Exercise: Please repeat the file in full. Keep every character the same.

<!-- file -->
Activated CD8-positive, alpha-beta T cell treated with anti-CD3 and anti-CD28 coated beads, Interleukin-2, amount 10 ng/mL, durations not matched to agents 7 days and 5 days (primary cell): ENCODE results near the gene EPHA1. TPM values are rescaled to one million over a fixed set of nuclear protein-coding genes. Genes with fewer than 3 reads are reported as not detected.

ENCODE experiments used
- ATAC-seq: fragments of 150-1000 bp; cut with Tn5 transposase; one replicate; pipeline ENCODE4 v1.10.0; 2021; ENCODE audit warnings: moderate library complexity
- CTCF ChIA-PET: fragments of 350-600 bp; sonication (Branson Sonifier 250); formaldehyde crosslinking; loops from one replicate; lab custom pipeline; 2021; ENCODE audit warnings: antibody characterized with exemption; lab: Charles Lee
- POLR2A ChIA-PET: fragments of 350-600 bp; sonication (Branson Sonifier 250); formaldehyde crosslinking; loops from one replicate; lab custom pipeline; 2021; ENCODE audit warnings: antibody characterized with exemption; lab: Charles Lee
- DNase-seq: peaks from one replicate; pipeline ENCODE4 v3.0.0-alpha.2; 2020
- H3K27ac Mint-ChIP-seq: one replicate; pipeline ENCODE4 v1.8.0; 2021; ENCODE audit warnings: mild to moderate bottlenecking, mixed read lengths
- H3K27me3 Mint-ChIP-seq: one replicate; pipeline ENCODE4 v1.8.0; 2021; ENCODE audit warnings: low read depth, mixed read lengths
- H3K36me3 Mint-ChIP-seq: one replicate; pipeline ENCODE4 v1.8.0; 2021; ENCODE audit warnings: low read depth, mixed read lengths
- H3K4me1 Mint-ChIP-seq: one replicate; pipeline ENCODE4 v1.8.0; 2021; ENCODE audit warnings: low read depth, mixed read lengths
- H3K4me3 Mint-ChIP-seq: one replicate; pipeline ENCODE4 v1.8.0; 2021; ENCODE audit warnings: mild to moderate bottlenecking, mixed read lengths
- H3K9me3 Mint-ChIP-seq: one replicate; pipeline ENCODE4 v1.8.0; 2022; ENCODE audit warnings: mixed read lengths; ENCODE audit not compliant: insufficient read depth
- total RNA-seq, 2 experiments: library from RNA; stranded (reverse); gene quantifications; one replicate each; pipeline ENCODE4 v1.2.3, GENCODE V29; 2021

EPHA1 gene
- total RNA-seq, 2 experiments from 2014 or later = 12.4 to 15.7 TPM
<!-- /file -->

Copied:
Activated CD8-positive, alpha-beta T cell treated with anti-CD3 and anti-CD28 coated beads, Interleukin-2, amount 10 ng/mL, durations not matched to agents 7 days and 5 days (primary cell): ENCODE results near the gene EPHA1. TPM values are rescaled to one million over a fixed set of nuclear protein-coding genes. Genes with fewer than 3 reads are reported as not detected.

ENCODE experiments used
- ATAC-seq: fragments of 150-1000 bp; cut with Tn5 transposase; one replicate; pipeline ENCODE4 v1.10.0; 2021; ENCODE audit warnings: moderate library complexity
- CTCF ChIA-PET: fragments of 350-600 bp; sonication (Branson Sonifier 250); formaldehyde crosslinking; loops from one replicate; lab custom pipeline; 2021; ENCODE audit warnings: antibody characterized with exemption; lab: Charles Lee
- POLR2A ChIA-PET: fragments of 350-600 bp; sonication (Branson Sonifier 250); formaldehyde crosslinking; loops from one replicate; lab custom pipeline; 2021; ENCODE audit warnings: antibody characterized with exemption; lab: Charles Lee
- DNase-seq: peaks from one replicate; pipeline ENCODE4 v3.0.0-alpha.2; 2020
- H3K27ac Mint-ChIP-seq: one replicate; pipeline ENCODE4 v1.8.0; 2021; ENCODE audit warnings: mild to moderate bottlenecking, mixed read lengths
- H3K27me3 Mint-ChIP-seq: one replicate; pipeline ENCODE4 v1.8.0; 2021; ENCODE audit warnings: low read depth, mixed read lengths
- H3K36me3 Mint-ChIP-seq: one replicate; pipeline ENCODE4 v1.8.0; 2021; ENCODE audit warnings: low read depth, mixed read lengths
- H3K4me1 Mint-ChIP-seq: one replicate; pipeline ENCODE4 v1.8.0; 2021; ENCODE audit warnings: low read depth, mixed read lengths
- H3K4me3 Mint-ChIP-seq: one replicate; pipeline ENCODE4 v1.8.0; 2021; ENCODE audit warnings: mild to moderate bottlenecking, mixed read lengths
- H3K9me3 Mint-ChIP-seq: one replicate; pipeline ENCODE4 v1.8.0; 2022; ENCODE audit warnings: mixed read lengths; ENCODE audit not compliant: insufficient read depth
- total RNA-seq, 2 experiments: library from RNA; stranded (reverse); gene quantifications; one replicate each; pipeline ENCODE4 v1.2.3, GENCODE V29; 2021

EPHA1 gene
- total RNA-seq, 2 experiments from 2014 or later = 12.4 to 15.7 TPM